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I'm looking at the Will of Zebulon Tharp dated October 1, 1775. On page three it appears as follows:

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Starting at line 8, it reads in part:

...I also will and bequeath unto my son
Benjamin Tharp the sum of one dollar and unto my son Ze
lan the like sum of one dollar to be paid on their demand after
decease...

A librarian told a friend of mine that this means the two that got $1 were minor children at the time. One may not wish to bequeath land (like the other four sons get 120 acres each in this will) to a minor child and to avoid issues later, you name the minor explicitly by giving them one dollar.

Alternatively, does the phrase to be paid on their demand mean they are minor children?

Is this correct, can we infer that at the time the will was created that Benjamin was a minor? Can anyone provide evidentiary support for this practice in the literature? Or does this just mean the father preferred the other sons?

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  • I've heard of a practice (in South Australia) of someone writing in their will that they were leaving a teaspoon to a child they had fallen out with. I was told (and have never checked) that by leaving something the will could not be contested by that child. Maybe leaving $1 is the Virginia equivalent. – PolyGeo Sep 4 '16 at 4:13
  • In Tennesee it looks like leaving someone a dollar in their will may be one but not the only way to disinherit someone: tennesseeestatelawblog.com/2014/06/04/… – PolyGeo Sep 4 '16 at 6:12
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This answer is based on my experience with English probate records. While the probate process in the British colonies differed from that of the colonial power, the process was no doubt modelled on its British counterpart.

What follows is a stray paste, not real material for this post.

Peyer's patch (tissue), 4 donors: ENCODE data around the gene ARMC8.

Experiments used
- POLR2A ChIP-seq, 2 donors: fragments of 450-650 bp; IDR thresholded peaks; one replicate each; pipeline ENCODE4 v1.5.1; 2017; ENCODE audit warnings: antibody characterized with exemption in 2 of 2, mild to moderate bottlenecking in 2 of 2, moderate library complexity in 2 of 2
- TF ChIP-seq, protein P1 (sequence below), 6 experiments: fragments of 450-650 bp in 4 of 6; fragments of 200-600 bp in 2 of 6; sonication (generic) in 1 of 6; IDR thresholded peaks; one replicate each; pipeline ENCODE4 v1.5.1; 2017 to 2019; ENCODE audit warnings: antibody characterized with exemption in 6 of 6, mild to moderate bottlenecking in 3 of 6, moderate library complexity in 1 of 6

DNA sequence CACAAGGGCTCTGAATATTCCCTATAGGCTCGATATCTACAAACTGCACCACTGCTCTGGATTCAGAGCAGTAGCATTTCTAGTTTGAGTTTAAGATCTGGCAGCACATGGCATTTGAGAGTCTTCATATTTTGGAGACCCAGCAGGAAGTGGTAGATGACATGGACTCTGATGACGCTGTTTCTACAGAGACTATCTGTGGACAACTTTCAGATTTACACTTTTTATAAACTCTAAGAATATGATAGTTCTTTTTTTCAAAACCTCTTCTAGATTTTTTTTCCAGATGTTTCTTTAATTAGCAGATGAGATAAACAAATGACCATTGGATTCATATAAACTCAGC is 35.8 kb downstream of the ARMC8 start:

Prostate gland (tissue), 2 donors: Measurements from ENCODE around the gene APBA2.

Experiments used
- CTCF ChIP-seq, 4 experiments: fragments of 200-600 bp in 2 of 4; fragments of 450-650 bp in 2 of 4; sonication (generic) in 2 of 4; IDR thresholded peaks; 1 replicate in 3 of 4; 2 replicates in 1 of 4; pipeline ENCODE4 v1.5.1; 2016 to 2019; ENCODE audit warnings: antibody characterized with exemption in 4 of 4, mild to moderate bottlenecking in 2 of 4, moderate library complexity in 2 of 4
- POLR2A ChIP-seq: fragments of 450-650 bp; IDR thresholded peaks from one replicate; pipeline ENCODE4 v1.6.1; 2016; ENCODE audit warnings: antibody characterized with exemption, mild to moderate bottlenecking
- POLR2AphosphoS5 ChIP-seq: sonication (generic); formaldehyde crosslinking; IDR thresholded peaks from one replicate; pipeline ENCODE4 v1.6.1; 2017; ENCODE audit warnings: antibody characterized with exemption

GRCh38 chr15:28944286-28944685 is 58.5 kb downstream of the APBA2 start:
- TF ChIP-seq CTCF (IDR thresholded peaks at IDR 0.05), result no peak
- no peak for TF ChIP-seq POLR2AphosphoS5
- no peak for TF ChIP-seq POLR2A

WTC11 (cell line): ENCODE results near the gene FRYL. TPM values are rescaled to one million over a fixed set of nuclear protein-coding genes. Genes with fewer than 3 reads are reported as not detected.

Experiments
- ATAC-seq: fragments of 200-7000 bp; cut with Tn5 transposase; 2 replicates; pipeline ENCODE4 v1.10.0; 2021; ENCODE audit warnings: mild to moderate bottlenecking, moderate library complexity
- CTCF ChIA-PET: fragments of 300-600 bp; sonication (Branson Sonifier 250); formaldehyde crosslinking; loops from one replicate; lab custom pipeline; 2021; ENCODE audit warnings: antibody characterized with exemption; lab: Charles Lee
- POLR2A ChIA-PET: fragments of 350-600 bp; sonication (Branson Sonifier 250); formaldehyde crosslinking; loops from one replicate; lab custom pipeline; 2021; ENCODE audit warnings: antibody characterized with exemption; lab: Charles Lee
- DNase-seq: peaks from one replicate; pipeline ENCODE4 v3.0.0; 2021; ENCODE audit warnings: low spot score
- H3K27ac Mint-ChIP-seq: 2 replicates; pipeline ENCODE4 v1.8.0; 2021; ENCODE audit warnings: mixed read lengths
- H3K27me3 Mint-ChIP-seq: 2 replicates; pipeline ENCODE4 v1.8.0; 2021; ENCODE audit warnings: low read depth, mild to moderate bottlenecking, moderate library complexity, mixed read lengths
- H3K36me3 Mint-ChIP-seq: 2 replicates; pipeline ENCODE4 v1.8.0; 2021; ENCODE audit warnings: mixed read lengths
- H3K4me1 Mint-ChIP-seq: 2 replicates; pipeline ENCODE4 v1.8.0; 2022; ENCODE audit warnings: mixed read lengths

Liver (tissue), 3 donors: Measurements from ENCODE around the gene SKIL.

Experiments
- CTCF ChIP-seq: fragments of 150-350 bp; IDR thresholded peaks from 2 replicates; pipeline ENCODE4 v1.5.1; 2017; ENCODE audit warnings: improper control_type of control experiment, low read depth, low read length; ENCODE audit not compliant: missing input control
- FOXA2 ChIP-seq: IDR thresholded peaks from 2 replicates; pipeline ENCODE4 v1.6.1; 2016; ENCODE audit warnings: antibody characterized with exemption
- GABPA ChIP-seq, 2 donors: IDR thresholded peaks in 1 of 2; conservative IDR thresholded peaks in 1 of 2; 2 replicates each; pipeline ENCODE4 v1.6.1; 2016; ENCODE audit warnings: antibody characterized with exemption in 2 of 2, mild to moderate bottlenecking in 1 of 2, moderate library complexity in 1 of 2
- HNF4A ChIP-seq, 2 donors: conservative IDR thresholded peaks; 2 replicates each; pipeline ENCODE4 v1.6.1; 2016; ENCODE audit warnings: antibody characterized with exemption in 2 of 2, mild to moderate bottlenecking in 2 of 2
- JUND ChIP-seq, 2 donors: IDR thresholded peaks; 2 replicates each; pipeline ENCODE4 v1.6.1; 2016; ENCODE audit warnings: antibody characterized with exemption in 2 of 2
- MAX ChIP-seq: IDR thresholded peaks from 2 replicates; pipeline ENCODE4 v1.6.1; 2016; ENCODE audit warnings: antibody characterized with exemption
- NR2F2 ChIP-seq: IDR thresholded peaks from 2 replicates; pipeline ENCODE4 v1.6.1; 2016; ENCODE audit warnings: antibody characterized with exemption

In England, it was customary for the testator to mention all his children in his will such that it was clear that none had been forgotten. In this way, the bequest was simply an acknowledgement. This was, theoretically, done so that a "forgotten" child did not have legal recourse to claim his share of the estate. It was thus not uncommon for a testator to leave one shilling, or another nominal sum, to certain children. This did not imply that he necessarily had a disagreement or lack of affection for those children, or intended to disinherit them. On the contrary, they had likely been provided for at marriage or when they came of age, had already inherited from grandparents, or had already had sufficient wealth or income.

I see no reason to conclude that the one dollar legacy implied they were minors. In fact, I might view it as evidence that they were adults. Minors would commonly be left more substantial legacies in the trust of another person. In the absence of making other provisions for their upbringing, I would say that it is unlikely they were minors.

The phrase "to be paid on their demand" also does not imply they were minors either. It was probably included to direct the executors that the legacy need not be paid unless those sons request it. This is consistent with my suggestion that these sons already had sufficient wealth (whether or not that was provided by their father) that they would likely not pursue or require payment of their $1 legacy.

In summary – no, do not conclude these children were minors.

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